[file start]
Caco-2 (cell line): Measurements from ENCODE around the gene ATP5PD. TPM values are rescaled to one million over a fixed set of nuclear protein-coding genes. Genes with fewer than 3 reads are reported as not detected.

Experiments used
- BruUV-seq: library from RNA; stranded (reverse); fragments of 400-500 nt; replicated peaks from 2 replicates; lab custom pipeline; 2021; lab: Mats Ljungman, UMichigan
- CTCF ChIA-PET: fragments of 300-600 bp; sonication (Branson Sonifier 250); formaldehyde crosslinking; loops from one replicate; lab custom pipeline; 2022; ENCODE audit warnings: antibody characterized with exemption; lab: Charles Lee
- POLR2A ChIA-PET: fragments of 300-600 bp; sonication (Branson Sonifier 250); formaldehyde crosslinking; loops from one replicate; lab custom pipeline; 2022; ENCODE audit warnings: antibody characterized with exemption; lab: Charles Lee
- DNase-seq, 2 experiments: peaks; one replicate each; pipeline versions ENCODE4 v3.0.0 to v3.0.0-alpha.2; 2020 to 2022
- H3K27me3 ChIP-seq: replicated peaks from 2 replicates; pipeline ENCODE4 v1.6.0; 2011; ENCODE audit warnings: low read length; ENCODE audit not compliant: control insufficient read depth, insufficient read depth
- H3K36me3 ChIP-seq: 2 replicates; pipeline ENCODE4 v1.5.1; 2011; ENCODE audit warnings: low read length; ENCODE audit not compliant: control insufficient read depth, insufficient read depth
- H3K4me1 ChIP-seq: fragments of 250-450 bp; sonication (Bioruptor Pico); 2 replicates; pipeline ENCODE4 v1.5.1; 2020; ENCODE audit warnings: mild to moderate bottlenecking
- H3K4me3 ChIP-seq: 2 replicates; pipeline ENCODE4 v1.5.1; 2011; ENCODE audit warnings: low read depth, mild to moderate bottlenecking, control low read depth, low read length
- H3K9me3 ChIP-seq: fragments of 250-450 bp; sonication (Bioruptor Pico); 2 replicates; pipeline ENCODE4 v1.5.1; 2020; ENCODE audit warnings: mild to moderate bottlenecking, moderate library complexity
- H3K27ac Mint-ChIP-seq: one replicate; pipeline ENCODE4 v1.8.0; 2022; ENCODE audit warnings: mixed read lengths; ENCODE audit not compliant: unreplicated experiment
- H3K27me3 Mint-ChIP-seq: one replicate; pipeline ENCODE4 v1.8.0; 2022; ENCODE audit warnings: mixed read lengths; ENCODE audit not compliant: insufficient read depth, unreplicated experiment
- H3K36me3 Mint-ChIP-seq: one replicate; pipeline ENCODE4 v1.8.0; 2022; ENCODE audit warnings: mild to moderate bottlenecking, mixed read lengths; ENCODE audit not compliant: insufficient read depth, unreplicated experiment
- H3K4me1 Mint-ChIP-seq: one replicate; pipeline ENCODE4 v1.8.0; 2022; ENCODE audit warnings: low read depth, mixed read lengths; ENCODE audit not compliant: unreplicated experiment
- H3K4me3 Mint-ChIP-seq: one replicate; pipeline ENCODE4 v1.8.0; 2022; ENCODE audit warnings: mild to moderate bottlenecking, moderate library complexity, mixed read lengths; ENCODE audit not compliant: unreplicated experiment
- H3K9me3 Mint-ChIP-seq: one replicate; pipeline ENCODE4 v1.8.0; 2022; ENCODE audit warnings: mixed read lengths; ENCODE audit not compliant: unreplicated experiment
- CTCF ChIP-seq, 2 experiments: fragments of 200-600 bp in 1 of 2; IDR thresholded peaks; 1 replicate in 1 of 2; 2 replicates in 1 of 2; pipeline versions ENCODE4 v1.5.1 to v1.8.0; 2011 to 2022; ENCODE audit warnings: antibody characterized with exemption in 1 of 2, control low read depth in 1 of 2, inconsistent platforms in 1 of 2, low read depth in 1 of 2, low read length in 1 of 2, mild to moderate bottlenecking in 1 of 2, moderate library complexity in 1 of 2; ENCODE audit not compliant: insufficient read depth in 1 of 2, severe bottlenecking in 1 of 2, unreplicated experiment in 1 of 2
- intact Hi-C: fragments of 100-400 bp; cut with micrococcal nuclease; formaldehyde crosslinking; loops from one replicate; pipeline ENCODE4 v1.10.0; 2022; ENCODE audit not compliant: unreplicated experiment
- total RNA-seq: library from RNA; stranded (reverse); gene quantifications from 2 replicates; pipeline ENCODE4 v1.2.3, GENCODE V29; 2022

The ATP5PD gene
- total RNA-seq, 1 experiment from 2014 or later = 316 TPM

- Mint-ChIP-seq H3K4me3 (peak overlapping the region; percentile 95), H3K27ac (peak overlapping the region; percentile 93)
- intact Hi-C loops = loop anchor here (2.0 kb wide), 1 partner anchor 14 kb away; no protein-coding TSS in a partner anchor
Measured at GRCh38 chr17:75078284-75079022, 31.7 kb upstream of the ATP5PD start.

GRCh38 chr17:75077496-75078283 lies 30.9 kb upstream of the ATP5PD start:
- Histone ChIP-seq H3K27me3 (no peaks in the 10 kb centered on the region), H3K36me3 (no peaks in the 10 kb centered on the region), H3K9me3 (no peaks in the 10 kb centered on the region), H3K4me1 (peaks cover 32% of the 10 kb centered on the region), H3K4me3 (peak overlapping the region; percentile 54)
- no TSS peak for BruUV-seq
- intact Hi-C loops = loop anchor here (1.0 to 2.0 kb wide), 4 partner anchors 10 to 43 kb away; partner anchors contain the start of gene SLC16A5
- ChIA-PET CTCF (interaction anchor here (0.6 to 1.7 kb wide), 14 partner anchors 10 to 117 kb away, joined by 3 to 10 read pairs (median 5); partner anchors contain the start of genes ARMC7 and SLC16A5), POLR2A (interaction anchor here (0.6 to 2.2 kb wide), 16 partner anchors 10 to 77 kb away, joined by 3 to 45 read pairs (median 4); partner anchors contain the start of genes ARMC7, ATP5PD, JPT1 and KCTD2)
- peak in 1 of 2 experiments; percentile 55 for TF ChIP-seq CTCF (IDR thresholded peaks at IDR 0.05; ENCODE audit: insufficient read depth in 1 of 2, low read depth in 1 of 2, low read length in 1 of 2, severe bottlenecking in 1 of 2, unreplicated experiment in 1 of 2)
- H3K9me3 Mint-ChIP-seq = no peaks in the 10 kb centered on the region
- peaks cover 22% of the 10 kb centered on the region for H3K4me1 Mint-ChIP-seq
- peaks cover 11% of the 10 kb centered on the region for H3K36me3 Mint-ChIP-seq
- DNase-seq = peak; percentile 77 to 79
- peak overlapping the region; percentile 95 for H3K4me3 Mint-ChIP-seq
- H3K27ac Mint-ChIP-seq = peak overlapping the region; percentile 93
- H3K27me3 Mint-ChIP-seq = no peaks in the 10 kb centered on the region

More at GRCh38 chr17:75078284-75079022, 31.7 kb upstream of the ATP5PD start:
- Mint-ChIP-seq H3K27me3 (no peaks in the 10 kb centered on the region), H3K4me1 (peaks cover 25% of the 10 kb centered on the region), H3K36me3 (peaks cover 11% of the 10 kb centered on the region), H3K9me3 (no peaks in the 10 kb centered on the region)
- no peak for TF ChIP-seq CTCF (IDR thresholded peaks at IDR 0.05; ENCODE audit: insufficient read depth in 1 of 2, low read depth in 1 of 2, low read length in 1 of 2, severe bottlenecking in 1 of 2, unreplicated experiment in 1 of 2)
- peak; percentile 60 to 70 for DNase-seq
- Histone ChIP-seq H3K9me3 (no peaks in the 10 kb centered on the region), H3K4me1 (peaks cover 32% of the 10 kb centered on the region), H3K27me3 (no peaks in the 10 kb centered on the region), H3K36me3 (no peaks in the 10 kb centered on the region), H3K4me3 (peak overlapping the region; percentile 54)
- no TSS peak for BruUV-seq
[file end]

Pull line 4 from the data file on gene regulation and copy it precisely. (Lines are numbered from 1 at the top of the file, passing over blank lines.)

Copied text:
- CTCF ChIA-PET: fragments of 300-600 bp; sonication (Branson Sonifier 250); formaldehyde crosslinking; loops from one replicate; lab custom pipeline; 2022; ENCODE audit warnings: antibody characterized with exemption; lab: Charles Lee